Joan Dorsey
Contributing columnist
There are numerous perks working for the newspaper. None of them are monetary riches, but well worth time and years I have spent here anyway.
I get to see people I know. I get to talk to the parents of some people I went to school with. I help people locate relatives and interesting articles that we published in our paper.
Some days I feel I am on a quest to find a unicorn. No I take that back, some days I am in search of a dragon.
I am not sure when the switch in all areas of business went from paper to electronic. I remember my brother-in-law taking me and my dad, when I was probably eight years old, to the building he worked in.
The room we couldn’t go in because it required protective clothing was probably the size of a football field; it held their computers. That had to be in to 60’s. I know businesses were slow to take up modern technology.
I know a fire in 1973 destroyed military records for some veterans. How sad. Information that can never be recovered.
When colleges switched over to computerizing their records some people were given degrees and some forgiven college loans. Changes in technology can be wonderful or overwhelming.
Anyway, I need a copy of a postal form. From way back. Let’s say the 1940’s. Way before my time.
A time when my parents were alive and my Grandparents still lived out on the farm.
Back when Gardner was a very small town. Things were done with a handshake, and people were good for their word.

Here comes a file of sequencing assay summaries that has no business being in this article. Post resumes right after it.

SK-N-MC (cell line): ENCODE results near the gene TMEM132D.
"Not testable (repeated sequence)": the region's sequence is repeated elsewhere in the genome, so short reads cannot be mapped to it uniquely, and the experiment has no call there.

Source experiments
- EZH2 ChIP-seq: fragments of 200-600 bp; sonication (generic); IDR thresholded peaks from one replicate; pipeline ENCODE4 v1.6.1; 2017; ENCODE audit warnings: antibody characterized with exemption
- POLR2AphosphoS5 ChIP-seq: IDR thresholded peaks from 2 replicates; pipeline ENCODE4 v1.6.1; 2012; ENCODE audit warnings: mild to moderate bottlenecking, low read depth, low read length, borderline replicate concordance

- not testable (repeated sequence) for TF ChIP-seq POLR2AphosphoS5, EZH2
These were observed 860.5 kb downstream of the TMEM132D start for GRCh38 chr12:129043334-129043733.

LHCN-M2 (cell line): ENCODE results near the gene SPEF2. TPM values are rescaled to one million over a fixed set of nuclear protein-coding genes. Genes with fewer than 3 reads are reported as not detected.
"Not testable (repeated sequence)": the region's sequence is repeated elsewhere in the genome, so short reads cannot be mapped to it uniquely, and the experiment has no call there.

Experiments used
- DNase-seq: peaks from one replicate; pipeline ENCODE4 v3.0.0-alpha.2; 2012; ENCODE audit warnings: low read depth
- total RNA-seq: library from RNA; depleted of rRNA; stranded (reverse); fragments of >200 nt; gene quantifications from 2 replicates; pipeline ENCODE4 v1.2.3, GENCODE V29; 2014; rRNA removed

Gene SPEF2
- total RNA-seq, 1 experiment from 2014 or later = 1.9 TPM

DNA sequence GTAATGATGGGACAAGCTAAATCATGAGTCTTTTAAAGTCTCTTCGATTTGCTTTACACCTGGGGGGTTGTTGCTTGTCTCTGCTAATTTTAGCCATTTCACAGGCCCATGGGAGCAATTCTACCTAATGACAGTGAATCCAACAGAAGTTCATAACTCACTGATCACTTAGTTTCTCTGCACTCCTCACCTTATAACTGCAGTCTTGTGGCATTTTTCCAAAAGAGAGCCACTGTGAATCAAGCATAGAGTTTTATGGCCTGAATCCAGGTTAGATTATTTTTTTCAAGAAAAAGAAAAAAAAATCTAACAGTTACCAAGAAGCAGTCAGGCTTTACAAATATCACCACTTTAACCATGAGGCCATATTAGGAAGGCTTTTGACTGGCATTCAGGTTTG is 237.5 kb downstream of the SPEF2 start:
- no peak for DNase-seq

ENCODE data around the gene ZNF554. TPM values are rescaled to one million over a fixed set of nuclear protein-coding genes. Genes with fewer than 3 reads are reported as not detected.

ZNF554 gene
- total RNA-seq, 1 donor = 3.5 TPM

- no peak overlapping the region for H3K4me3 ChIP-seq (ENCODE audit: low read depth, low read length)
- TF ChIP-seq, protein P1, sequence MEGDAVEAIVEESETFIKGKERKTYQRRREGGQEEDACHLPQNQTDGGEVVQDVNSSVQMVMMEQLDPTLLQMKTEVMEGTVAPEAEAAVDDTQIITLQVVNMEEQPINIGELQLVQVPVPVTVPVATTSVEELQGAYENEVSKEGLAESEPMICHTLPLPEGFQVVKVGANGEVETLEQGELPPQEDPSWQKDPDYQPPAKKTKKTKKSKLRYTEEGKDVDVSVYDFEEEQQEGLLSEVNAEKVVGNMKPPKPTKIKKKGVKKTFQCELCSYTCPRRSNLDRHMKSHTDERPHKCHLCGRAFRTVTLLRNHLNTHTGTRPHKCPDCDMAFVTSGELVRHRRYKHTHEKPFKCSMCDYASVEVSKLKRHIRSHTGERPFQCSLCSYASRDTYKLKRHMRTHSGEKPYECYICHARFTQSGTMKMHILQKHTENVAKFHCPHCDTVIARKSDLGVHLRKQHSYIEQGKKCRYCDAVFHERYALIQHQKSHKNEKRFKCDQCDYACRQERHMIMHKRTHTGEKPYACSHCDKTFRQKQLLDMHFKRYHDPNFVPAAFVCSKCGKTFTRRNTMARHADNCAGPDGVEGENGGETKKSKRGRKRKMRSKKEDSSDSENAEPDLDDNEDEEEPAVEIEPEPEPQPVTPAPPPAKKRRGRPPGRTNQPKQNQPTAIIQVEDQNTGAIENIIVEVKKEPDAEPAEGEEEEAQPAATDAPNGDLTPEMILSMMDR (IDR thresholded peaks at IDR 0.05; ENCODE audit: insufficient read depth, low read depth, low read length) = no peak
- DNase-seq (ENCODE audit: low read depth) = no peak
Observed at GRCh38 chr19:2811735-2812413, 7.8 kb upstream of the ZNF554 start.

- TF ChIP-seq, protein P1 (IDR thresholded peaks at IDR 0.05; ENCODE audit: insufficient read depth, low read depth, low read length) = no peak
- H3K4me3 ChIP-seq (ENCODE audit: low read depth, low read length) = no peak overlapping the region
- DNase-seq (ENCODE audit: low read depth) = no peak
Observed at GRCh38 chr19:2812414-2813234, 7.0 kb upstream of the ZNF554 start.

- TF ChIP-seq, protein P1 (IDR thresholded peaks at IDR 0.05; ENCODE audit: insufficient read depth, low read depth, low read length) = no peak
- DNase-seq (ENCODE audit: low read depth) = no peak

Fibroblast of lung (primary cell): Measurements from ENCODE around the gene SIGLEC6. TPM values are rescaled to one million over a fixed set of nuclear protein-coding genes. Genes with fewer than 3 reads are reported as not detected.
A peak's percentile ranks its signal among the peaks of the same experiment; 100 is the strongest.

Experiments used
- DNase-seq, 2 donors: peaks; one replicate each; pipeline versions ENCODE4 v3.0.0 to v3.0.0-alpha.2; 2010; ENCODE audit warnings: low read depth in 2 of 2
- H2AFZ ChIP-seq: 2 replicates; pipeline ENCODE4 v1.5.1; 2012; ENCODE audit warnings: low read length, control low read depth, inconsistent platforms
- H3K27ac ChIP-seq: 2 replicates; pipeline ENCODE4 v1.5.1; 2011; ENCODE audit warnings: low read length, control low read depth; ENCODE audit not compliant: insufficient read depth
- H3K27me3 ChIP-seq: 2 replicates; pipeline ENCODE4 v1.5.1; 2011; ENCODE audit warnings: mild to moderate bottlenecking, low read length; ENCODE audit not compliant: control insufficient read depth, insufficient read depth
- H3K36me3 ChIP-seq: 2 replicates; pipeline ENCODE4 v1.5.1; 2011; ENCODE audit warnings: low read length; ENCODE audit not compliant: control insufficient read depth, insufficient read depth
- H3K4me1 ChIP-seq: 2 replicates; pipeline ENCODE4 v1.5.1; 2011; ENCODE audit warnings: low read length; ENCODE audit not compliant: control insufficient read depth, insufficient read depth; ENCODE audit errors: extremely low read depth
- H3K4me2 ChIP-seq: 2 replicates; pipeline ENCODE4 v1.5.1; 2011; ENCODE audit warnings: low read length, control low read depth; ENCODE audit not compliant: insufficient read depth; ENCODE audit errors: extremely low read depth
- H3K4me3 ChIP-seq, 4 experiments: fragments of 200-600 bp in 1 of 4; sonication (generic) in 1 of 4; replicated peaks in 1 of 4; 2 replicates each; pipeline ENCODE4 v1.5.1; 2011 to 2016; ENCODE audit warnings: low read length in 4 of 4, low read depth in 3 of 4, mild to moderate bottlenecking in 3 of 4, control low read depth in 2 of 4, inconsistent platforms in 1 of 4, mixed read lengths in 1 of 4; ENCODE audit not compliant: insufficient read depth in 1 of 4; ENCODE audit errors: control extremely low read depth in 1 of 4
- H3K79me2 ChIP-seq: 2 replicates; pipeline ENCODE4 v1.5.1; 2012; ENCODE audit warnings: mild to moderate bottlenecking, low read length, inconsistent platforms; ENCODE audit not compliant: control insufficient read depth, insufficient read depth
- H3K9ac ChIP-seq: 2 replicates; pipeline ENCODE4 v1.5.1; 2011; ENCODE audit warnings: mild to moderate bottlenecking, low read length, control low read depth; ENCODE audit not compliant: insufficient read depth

I needed a copy of a form that for all intents and purposes does not actually exist. Yet there is a number attached to the information. So there were questions asked to get the number issued, so the paper could be mailed to subscribers.
I asked Doug our “person” at the Gardner Post Office. He inquired for me at the main post office in Kansas City. Then he directed me to a man who could possibly help locate what I wanted.
I envisioned a room full of barrister bookcases and the boxes resembling the Smithsonian or some other warehouse of knowledge. The gentleman didn’t sound old, so the picture in my mind of a guy in grey pants and suspenders with a newspaper visor on his head, slowly started to vanish.
He called me back and then e-mailed the info to me. I had thought perhaps a certificate with gold leaf and THE GARDNER NEWS, in fancy printing and lovely script might spring into view in my e mail.
What I got was the facts, all the facts. Nothing fancy to frame, just the information I needed to prove we, not the actual same people, but the publication had been around for a very long time.
Opinions change, stories come and go. Staff and owners change. Our little hometown paper makes me think of a dragon. A dragon resting in the corner of a room. You know it is there. When the people of town do something awesome those scales sparkle and shine with pride.
When something happens that isn’t up to what we believe life here should be,it raises its dragon head and snorts.
When there is a wrong or something horrible happens, our dragon breathes fire and raises alarm.
Not many people notice the dragon, some believe it isn’t worth the time, But it, we, are still here.